THE TWO GAUNT rich guys currently vying for the attention of a fat, broke electorate talk about “jobs” all the time, and their minions spin the latest unemployment numbers back and forth like sports talk radio callers parsing an on-base percentage. The candidates also speak frequently about “hard-working middle-class families” and employ a variety of euphemisms for the working class. But because running for president is an exercise in sentimental abstraction, the working lives of Americans rarely crack the surface of a campaign. It’s very difficult for candidates to talk with any meaningful precision about who’s working and who isn’t, what the work is like, and what kind of life it makes possible.
So Jeanne Marie Laskas’ new book, “Hidden America,” comes along at just the right moment to provide a useful perspective. Laskas examines the lives of coal miners, migrant fruit-pickers, air traffic controllers, oil rig workers, truckers, landfill workers, and others who do vital but often invisible labor. We want electricity when we flip the light switch, we want to order something online and have it show up on our doorstep soon after, we want to fly without incident. But on the rare occasions when consumers think about those whose labor makes such things possible, it’s usually because some of these workers died on the job, screwed up, or went on strike. “If the disconnect between us (the people who demand) and them (the people who supply) says anything about us, it’s probably not flattering,” writes Laskas.
Laskas works close up to her subjects, alert for resonant details and flashes of insight into the meaning of the work they do. The workers with whom she tags along oblige by writing excellent dialogue for themselves. “I think you’ll find there are no aesthetic choices, nor is there irony, in a coal mine,” a guy called Foot tells her when she mistakes white rock dust for a coat of whimsically chosen paint.
Laskas doesn’t step back much to give us the big picture, and there’s no neatly nuggetized takeaway of the sort that she could deliver in 20 seconds on NPR or Fox. Part of the point of the book is to strip away red-blue cant and bridge the technology-widened divide between the reader and some of the workers who make possible aspects of life that we all rely on. The migrant workers could really use a union; the air traffic controllers don’t really like theirs. Many oil rig workers make solid middle-class money; many truckers don’t. Like the bulldozer operators who derive deep satisfaction from expertly sculpting trash into titanic landforms in “the Rolls-Royce of landfills,” most of her subjects are sustained and grounded by craft pride. They’re truly not just in it for the paycheck. But they’re also aware of being on shaky ground, buffeted by changes visited on them by those who command the real money.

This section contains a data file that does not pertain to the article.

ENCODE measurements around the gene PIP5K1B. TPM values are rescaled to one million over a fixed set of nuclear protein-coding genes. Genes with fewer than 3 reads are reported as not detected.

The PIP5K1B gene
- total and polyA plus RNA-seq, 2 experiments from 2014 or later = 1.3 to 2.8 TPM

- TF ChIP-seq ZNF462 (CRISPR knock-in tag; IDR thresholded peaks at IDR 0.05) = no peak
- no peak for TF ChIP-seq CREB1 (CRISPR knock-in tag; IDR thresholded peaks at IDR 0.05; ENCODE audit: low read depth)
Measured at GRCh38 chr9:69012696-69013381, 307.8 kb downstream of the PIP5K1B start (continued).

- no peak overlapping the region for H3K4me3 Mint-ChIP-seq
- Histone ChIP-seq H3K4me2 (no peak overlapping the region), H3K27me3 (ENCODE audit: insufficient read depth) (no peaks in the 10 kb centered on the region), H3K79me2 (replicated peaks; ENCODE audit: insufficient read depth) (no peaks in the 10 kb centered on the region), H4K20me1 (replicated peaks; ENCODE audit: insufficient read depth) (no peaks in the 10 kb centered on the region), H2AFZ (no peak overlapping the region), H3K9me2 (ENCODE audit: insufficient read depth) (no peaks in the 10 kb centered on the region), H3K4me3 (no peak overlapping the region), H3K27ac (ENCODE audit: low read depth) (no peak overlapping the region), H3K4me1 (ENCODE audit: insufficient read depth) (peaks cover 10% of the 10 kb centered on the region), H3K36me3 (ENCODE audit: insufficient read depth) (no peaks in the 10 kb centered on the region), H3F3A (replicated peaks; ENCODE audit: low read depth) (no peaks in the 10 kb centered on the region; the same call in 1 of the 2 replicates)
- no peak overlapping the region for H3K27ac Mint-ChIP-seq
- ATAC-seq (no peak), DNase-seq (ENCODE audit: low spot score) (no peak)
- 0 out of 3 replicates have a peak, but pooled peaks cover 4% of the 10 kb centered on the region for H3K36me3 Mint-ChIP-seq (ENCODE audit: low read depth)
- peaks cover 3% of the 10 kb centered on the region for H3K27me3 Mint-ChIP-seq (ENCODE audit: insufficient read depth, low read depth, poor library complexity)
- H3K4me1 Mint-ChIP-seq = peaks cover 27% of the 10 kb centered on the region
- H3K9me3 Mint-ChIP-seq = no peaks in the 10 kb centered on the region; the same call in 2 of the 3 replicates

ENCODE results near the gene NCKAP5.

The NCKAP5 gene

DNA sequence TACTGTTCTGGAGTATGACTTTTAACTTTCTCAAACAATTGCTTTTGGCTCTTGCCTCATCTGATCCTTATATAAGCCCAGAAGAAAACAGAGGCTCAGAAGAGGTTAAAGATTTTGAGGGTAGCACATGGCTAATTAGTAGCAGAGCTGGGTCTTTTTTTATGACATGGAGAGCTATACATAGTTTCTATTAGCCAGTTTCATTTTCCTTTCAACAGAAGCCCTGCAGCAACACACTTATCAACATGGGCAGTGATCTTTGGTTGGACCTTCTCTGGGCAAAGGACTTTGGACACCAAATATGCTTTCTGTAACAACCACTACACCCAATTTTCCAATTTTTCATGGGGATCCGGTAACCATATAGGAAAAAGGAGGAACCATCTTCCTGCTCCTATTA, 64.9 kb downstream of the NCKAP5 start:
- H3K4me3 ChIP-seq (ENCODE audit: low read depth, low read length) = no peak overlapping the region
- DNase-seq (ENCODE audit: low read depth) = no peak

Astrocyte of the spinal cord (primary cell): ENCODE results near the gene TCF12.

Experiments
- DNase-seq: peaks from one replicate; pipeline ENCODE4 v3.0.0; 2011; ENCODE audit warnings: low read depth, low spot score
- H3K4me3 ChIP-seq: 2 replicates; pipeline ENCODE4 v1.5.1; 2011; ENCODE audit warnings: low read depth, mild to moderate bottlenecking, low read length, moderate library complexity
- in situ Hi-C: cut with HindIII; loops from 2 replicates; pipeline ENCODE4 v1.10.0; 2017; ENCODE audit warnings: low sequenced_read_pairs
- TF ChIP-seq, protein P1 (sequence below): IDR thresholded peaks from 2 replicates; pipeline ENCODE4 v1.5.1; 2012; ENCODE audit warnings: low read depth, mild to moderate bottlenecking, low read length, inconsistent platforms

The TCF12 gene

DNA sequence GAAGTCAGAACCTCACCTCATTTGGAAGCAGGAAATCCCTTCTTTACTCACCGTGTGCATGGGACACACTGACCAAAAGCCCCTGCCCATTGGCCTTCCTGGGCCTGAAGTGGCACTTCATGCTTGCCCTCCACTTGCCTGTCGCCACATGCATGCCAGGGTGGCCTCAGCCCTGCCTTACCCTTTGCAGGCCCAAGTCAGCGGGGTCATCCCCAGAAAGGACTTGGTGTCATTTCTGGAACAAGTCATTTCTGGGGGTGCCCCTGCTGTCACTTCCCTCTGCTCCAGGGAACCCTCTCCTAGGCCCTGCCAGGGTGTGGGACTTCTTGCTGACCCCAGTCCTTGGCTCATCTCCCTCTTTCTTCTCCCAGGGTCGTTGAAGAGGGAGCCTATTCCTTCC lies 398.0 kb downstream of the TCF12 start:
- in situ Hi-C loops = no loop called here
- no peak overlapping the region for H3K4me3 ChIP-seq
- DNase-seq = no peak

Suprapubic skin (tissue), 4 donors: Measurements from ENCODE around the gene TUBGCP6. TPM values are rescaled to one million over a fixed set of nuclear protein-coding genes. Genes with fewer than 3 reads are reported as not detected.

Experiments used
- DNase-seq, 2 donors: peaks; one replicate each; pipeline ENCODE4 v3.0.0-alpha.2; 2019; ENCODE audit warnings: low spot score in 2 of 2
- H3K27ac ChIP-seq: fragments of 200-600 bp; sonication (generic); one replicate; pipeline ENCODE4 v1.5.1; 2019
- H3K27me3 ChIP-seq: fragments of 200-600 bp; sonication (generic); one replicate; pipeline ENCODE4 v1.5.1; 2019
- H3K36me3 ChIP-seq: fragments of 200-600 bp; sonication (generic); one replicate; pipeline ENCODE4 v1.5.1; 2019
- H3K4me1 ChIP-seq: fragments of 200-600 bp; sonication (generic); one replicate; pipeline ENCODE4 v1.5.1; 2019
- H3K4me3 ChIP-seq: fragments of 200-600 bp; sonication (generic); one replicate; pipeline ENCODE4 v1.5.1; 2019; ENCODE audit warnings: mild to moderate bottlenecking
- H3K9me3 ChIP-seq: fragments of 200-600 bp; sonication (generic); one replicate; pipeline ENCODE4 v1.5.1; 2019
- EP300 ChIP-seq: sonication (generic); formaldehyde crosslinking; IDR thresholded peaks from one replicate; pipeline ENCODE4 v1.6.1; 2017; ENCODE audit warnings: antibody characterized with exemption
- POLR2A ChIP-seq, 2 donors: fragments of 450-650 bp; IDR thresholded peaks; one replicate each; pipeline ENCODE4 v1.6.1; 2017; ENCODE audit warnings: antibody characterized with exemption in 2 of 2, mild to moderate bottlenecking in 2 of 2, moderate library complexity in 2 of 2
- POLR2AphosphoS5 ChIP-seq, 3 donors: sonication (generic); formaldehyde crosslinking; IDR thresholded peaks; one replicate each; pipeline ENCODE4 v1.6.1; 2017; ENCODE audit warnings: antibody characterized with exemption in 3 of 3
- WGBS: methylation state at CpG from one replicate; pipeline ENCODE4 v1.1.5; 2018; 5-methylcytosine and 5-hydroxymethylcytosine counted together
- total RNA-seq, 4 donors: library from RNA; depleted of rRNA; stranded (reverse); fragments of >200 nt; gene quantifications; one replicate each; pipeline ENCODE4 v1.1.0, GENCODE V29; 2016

This is where big policy questions at issue in the election come into the picture. Laskas’s characters live the consequences of energy policy, the contested role of government in the labor market, tax policy, the pathetic non-debate about guns (there’s a chapter on gun store clerks), and immigration policy. But the debate about such policy questions goes on at a cozy remove from the work her subjects do. Candidates and voters alike seem to share a distaste for the messy details of that work, which threaten to undo cherished certainties.
She visits a blueberry festival in a small town in Maine that might serve as an apt figure of the presidential campaign. There’s all kinds of spectacle celebrating the town’s traditional identity, “a blueberry musical, a blueberry parade, a blueberry quilt exhibit, a tour of an actual working blueberry farm with a free shuttle.” But it all conveniently avoids mentioning the current facts of working life. Every single blueberry is picked not by residents of the town but by migrants from Mexico and Central America, who matter in this election only to the extent that a candidate’s pronouncements on “illegal aliens” might produce a bump in his poll numbers.